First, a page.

Acids like HCl, H2SO4 ,HNO3 when dissolved in water dissociates almost completely thus producing a large number of H+ ions. These acids are called strong acids.
Acids like CH3COOH , HF, H2CO3, H3PO4 dissociates only to a small extent in the aqueous solution giving small amount of H+ ions and hence are called weak acids.
Bases like NaOH , KOH dissociate almost completely in the aqueous solution producing a large number of OH‾ ions and are called strong bases.
Bases like NH4OH , Ca(OH)2 , Al(OH)3 dissociate only to a small extent in the aqueous solution and are therefore called weak bases.
The dissociation of weak acids or weak bases in water can be represented:
CH3COOH + H2O CH3COO‾ + H3O+
NH3 + H2O NH4+ (aq) + OH‾(aq)
If a weak acid is represented by HA , its dissociation in water can be represented by the equilbrium:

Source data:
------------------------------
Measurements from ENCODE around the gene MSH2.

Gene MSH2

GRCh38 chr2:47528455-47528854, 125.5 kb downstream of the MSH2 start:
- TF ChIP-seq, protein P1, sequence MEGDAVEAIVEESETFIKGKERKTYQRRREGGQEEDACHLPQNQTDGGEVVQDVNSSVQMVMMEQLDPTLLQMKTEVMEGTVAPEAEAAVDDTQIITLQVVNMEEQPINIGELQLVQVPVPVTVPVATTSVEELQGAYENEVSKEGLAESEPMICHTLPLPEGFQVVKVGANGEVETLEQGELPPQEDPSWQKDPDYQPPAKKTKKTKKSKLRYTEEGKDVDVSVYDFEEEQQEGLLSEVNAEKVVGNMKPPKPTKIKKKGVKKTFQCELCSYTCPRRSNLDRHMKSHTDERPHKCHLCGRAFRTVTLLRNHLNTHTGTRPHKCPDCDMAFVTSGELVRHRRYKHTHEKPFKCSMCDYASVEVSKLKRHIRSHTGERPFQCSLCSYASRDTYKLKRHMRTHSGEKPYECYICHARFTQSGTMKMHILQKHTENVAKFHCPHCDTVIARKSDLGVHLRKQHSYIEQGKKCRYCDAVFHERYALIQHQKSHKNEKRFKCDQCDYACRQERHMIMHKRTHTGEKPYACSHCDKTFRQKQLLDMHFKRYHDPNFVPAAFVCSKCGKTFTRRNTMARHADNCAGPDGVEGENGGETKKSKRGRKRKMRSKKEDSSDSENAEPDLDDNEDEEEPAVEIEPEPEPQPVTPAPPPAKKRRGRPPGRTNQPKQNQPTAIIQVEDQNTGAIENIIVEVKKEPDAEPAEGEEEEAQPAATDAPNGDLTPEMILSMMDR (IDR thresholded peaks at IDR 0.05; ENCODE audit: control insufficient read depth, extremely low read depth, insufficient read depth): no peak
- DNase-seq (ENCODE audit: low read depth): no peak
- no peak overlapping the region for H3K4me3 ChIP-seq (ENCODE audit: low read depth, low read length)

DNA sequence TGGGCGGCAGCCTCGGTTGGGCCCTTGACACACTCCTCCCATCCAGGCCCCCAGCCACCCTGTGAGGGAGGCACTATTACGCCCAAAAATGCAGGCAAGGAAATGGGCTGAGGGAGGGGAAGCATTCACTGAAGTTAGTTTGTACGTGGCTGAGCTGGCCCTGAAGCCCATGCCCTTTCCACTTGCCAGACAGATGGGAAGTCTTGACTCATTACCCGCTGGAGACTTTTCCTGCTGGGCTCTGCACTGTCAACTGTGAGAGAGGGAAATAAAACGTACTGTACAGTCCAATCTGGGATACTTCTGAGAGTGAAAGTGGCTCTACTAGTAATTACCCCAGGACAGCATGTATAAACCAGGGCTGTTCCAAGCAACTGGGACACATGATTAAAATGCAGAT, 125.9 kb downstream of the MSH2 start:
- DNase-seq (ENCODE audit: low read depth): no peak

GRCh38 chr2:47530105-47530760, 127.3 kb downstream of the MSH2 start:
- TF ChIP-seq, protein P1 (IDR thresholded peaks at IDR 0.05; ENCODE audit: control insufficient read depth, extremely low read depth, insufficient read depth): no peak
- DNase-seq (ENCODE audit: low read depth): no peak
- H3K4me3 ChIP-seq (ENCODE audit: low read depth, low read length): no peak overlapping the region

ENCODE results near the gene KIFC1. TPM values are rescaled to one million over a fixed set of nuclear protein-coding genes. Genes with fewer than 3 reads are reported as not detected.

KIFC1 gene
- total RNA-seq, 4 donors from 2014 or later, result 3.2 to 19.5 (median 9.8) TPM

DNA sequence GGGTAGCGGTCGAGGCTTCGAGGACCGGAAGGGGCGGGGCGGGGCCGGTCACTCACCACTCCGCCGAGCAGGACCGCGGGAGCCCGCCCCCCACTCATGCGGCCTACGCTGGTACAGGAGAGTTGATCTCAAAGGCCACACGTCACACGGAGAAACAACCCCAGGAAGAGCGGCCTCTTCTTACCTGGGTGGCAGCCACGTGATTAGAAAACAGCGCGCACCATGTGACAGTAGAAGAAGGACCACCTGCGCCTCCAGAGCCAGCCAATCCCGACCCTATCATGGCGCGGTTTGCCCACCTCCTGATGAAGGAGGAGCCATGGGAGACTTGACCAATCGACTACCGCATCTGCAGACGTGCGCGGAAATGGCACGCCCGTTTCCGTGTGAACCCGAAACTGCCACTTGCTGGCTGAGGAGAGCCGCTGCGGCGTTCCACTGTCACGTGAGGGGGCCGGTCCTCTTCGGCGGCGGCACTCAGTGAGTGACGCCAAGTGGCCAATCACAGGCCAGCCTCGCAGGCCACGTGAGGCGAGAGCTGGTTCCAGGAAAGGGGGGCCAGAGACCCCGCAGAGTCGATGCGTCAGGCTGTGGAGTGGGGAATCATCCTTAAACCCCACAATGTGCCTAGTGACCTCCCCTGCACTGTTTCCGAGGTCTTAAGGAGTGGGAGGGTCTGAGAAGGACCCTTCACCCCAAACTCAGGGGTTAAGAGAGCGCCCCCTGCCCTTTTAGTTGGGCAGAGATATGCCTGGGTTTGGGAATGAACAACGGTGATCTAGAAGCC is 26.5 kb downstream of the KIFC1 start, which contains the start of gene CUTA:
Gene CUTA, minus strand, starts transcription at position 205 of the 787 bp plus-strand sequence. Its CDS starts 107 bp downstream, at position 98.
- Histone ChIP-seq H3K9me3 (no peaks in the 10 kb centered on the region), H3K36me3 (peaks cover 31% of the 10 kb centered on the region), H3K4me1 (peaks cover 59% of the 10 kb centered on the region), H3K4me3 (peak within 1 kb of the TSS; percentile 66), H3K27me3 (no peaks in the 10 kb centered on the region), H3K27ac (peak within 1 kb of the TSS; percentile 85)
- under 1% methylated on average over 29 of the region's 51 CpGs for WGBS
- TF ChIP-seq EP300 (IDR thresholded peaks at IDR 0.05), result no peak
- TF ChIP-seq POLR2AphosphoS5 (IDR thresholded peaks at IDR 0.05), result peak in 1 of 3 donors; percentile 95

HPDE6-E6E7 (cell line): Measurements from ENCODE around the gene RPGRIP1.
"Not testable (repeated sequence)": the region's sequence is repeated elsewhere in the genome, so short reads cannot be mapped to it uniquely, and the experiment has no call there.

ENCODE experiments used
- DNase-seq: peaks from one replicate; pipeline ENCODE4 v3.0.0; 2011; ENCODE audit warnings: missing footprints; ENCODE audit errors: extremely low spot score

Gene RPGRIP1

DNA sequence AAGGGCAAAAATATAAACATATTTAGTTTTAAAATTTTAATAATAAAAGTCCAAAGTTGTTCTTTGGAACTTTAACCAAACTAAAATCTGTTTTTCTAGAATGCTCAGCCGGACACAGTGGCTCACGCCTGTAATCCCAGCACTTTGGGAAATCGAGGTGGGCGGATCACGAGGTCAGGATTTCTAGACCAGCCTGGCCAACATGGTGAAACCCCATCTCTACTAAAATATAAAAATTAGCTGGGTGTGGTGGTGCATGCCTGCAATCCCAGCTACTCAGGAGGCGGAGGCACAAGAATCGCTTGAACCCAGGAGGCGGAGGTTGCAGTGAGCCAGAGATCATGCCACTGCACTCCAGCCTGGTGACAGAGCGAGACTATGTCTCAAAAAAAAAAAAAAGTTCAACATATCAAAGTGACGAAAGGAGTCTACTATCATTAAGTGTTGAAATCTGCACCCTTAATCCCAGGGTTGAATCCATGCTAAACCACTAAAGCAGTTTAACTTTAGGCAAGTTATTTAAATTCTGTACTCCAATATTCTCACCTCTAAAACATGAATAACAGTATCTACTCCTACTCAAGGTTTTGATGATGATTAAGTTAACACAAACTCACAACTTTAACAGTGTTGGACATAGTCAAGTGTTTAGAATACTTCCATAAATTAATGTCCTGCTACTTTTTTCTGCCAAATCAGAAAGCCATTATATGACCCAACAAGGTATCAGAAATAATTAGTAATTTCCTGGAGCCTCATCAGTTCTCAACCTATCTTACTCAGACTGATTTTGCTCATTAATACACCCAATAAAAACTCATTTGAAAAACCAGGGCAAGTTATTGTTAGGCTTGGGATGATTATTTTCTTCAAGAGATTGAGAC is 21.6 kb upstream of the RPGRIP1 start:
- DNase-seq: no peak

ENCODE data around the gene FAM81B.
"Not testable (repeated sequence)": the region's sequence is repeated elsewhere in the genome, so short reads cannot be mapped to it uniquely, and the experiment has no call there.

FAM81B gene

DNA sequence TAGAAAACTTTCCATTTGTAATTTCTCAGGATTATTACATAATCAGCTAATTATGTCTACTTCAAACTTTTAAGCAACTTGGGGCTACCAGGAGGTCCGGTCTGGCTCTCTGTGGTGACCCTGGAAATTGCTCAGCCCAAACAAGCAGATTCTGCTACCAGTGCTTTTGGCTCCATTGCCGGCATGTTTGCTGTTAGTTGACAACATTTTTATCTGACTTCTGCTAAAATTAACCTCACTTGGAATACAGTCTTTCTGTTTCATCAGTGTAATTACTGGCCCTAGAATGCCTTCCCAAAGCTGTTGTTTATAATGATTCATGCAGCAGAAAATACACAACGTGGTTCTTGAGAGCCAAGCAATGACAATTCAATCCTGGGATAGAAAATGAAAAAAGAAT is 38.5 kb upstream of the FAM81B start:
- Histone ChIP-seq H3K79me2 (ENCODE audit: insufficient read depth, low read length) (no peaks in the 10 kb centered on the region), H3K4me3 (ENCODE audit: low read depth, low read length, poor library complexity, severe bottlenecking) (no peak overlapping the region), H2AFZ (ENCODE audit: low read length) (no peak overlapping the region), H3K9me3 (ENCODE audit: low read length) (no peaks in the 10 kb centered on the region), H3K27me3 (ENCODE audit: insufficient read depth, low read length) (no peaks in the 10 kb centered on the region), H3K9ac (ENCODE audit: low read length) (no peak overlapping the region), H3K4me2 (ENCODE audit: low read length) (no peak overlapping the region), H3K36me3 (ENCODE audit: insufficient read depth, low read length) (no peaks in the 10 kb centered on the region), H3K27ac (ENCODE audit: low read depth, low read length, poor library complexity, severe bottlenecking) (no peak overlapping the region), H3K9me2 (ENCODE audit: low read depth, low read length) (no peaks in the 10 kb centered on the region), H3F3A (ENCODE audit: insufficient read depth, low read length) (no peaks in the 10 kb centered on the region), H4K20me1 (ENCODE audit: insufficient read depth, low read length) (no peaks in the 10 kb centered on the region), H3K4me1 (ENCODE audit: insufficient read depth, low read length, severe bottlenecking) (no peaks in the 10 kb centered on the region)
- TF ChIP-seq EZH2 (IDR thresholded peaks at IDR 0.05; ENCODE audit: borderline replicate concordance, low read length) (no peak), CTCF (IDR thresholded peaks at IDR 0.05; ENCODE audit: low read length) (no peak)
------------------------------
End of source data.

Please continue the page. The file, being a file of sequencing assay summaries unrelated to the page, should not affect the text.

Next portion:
HA + H2O A‾ (aq) + H3O+ (aq)
Applying the law of chemical equilibrium, the expression constant will be:
As water is solvent, its concentration is large and remains almost constant.
HA + (aq) H+ (aq) + A‾ (aq)
Knowing the value of the dissociation constant of the acid, Ka and the concentration of the weak acid HA taken, concentration of H3O+ or H+ in the solution can be calculated as:
HA +aq H+ (aq) + A‾ (aq)
Initial conc of HA is C mol L‾1
Initial conc of H+ is 0 M
Initial conc of A‾ is 0 M
Final conc of HA at equilibrium is (C-x) M
Final conc of H+ at equilibrium is x M
Final conc of A‾ at equilibrium is x M
Ka = x × x / C-x
Ka = x2 / C- x
x is very small as compared to the initial concentration C ,x can be neglected in comparison to C.Hence the equation is simplified to the form:
Ka = x2 / C
x= √Ka × C
The dissociation of a weak base in water can be represented by the equilibrium:
BOH + aq B+ (aq) + OH‾ (aq)